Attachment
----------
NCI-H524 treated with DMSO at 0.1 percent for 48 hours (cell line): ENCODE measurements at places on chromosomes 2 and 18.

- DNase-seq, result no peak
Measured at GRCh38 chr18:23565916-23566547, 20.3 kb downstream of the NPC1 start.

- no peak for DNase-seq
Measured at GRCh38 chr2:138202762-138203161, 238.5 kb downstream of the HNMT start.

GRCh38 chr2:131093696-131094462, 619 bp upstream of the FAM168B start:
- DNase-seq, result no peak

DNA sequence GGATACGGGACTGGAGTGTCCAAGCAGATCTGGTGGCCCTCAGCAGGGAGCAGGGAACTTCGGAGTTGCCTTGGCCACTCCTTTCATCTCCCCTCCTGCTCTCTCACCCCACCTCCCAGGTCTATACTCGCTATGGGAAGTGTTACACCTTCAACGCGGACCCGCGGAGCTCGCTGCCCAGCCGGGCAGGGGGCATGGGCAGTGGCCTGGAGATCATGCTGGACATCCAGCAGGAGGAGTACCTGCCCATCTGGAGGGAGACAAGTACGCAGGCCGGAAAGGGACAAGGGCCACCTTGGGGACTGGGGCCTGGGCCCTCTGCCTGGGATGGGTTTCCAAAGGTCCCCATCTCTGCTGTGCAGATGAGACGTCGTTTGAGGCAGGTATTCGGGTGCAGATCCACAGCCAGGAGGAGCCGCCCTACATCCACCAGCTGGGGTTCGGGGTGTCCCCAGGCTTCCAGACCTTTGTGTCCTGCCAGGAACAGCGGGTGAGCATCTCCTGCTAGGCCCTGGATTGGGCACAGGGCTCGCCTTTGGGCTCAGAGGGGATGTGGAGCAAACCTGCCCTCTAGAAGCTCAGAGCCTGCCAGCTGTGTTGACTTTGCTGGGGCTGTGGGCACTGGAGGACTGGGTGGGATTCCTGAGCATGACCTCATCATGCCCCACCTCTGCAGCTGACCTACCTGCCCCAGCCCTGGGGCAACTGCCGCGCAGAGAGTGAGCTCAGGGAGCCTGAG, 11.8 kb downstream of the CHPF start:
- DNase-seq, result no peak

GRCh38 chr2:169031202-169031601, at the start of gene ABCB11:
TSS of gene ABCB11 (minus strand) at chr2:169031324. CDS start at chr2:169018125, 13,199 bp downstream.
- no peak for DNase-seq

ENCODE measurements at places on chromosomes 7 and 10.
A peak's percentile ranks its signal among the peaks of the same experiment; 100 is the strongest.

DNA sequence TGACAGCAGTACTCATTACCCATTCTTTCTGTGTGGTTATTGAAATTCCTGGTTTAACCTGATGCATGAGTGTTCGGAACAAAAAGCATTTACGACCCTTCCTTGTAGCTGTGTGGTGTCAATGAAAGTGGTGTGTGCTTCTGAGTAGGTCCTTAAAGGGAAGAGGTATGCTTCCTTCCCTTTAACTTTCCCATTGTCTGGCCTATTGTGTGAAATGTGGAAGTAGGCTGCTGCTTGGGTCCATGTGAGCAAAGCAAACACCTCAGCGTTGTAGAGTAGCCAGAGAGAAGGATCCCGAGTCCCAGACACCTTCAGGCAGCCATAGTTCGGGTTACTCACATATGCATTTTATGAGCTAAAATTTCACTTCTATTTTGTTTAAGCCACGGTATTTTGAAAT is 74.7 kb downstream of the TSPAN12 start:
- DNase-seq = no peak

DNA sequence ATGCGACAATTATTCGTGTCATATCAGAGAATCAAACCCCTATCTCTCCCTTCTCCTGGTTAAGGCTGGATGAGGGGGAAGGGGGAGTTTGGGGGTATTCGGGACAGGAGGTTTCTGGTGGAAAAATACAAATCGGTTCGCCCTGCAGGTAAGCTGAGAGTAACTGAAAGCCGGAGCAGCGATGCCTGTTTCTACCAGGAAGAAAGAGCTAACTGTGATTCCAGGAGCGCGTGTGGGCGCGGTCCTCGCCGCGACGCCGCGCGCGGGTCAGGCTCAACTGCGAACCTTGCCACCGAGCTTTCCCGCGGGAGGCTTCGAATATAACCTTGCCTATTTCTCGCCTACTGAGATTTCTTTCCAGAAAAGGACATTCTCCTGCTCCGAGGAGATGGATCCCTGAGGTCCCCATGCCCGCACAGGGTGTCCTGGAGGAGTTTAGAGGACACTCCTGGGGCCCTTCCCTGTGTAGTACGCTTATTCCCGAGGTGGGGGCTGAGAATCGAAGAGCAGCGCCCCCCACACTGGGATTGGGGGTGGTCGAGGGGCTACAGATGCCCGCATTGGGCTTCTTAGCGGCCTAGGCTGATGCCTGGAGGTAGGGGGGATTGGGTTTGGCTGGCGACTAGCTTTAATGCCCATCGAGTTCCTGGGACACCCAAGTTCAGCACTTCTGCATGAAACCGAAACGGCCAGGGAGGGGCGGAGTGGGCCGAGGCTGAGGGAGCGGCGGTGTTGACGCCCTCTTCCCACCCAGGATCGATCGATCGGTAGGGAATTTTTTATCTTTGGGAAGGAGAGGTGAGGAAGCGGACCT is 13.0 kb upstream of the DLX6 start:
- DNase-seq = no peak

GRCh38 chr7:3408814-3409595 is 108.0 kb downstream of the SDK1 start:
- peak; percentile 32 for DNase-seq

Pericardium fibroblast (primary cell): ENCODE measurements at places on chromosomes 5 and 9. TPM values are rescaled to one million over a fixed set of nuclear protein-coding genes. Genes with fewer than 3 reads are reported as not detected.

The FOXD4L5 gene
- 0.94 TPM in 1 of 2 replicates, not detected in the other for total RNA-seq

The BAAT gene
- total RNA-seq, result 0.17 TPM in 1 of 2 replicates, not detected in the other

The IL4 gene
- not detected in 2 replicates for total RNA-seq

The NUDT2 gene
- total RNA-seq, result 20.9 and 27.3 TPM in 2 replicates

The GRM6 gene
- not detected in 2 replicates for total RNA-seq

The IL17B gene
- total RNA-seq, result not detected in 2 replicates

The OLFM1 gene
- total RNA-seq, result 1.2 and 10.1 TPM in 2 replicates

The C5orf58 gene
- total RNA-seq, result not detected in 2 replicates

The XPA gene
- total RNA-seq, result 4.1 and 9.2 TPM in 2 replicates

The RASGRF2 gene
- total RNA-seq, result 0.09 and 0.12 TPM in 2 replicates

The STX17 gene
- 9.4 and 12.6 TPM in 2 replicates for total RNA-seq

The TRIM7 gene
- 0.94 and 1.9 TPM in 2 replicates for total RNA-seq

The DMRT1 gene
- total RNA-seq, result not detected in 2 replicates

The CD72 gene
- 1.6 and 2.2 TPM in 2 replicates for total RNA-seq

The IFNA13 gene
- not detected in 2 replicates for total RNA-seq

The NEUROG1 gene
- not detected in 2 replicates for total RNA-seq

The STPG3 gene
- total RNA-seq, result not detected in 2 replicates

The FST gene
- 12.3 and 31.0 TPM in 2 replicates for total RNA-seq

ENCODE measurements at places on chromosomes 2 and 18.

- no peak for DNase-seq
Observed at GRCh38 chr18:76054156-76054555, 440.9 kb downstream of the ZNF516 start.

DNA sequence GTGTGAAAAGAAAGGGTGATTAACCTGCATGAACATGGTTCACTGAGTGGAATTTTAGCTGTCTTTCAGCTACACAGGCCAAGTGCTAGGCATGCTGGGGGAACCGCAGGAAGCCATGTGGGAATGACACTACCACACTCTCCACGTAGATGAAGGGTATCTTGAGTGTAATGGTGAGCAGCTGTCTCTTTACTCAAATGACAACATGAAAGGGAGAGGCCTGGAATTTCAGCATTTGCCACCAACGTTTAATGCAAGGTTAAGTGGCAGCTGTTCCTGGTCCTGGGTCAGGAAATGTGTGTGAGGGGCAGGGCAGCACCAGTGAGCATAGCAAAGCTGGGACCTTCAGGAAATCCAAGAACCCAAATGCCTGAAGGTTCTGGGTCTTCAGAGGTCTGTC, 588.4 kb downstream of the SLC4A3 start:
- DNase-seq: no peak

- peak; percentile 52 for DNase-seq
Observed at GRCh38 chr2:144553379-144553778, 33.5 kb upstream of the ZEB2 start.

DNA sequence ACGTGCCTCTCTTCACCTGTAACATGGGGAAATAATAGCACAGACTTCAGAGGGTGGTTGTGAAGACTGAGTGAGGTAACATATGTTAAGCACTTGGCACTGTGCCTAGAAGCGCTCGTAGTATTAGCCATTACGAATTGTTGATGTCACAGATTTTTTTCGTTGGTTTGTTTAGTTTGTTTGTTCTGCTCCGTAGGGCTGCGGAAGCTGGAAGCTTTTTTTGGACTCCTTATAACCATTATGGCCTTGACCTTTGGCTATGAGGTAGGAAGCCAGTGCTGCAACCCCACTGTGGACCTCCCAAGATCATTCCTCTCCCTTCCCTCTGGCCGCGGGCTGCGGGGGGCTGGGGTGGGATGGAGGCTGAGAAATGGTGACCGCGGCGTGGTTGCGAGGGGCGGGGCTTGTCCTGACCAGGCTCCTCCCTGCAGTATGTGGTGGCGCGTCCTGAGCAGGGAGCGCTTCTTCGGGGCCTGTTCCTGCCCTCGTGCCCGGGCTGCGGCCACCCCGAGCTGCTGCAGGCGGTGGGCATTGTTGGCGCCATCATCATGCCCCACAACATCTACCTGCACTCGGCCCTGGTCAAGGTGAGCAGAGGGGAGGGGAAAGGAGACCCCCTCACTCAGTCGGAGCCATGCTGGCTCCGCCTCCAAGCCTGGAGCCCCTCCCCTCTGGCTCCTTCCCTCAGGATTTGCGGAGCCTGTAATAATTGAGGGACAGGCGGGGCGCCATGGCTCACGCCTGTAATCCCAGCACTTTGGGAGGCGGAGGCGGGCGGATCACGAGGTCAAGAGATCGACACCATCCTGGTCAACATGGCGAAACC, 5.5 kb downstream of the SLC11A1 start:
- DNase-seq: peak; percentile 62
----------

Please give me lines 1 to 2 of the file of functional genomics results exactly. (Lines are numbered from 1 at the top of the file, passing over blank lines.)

NCI-H524 treated with DMSO at 0.1 percent for 48 hours (cell line): ENCODE measurements at places on chromosomes 2 and 18.

- DNase-seq, result no peak